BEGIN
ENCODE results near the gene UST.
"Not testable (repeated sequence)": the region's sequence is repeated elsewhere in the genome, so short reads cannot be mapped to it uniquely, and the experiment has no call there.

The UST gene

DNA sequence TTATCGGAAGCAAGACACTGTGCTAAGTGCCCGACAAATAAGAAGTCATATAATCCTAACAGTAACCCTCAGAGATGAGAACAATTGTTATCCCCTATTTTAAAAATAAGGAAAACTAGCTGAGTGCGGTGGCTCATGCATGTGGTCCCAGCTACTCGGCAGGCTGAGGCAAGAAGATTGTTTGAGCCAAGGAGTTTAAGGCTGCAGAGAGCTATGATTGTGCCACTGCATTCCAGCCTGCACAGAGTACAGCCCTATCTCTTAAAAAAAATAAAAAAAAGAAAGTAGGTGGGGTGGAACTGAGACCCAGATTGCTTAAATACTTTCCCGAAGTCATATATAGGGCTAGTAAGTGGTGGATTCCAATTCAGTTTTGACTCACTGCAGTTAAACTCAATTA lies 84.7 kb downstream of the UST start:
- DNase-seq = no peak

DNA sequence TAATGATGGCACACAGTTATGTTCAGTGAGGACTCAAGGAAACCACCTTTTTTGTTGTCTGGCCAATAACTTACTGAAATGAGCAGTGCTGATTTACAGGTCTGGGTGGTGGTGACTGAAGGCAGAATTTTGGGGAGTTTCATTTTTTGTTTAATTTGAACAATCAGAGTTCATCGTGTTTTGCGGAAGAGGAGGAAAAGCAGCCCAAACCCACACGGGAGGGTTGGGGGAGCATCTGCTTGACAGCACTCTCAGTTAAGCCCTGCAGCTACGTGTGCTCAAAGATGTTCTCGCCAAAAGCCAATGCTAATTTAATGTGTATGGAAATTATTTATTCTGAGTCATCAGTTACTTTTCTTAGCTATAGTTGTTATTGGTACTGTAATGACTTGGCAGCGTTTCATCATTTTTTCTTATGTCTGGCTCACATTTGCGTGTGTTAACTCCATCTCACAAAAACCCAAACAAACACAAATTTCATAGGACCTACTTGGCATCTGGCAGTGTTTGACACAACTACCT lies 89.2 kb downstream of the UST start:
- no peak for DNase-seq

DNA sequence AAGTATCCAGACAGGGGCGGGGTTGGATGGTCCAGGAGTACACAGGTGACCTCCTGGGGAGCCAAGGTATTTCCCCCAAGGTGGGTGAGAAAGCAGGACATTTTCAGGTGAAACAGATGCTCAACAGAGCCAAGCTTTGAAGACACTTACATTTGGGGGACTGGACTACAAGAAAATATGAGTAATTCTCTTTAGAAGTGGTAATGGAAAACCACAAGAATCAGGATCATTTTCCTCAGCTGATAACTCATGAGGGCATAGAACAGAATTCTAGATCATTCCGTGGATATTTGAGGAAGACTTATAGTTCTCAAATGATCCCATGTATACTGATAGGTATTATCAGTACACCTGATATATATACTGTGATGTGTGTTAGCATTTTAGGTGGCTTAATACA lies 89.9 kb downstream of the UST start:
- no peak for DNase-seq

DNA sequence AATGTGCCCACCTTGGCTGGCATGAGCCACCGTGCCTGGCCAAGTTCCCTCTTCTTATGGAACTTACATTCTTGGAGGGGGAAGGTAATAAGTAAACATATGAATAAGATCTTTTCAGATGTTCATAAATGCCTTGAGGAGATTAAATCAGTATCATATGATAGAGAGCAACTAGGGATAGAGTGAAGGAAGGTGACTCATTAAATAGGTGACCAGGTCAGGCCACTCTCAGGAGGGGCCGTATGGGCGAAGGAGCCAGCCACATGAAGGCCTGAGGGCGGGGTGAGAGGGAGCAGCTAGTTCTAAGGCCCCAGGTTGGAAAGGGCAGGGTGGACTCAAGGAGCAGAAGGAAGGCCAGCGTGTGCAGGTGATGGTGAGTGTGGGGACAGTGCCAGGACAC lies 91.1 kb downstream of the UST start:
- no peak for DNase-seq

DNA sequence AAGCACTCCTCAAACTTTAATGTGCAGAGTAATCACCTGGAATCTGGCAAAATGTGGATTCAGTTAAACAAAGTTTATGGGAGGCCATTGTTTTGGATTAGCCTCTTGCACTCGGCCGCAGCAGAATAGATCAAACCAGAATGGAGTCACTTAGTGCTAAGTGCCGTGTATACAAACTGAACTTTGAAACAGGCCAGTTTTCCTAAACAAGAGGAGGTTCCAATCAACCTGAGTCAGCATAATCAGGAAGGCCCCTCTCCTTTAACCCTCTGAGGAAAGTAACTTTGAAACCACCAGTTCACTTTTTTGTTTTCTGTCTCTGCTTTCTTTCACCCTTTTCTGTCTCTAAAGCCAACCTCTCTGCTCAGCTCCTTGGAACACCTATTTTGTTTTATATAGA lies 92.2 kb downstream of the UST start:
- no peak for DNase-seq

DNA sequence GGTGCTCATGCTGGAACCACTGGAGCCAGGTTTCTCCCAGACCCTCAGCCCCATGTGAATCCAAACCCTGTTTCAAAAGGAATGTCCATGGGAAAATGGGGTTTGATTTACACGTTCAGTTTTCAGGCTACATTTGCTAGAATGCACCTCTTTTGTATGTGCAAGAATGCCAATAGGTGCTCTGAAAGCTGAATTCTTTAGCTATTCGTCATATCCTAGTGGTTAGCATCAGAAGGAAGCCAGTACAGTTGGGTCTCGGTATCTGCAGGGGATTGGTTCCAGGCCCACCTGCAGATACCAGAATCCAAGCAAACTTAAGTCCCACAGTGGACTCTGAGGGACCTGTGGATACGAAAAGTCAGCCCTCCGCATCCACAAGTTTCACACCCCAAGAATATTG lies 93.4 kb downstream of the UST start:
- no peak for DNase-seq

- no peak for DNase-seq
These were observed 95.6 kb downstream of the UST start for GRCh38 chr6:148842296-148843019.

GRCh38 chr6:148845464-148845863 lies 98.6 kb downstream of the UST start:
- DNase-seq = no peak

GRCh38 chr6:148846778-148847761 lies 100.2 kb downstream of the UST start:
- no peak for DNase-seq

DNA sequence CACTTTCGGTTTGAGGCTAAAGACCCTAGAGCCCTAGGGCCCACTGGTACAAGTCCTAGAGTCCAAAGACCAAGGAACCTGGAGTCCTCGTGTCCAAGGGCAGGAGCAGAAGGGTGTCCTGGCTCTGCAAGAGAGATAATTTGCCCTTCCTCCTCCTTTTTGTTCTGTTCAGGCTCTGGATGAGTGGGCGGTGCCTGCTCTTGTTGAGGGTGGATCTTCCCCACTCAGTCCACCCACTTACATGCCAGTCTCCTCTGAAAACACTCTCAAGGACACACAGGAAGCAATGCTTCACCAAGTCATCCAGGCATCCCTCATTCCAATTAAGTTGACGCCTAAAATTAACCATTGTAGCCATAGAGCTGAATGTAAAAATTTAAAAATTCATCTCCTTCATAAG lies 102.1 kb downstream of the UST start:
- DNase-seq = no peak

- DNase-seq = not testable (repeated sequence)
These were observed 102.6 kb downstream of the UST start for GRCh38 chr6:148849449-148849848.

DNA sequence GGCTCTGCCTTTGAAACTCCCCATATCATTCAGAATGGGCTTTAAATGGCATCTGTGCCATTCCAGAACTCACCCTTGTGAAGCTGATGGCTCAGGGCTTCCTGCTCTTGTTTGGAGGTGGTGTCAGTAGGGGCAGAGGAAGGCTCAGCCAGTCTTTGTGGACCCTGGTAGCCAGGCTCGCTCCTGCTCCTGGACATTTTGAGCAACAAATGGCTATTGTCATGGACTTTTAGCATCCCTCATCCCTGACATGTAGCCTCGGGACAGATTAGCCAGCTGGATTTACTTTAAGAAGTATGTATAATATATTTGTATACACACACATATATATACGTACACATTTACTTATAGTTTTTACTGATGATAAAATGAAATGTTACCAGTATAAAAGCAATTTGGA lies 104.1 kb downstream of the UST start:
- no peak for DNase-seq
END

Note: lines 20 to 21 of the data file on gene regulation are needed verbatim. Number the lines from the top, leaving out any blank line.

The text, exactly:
GRCh38 chr6:148846778-148847761 lies 100.2 kb downstream of the UST start:
- no peak for DNase-seq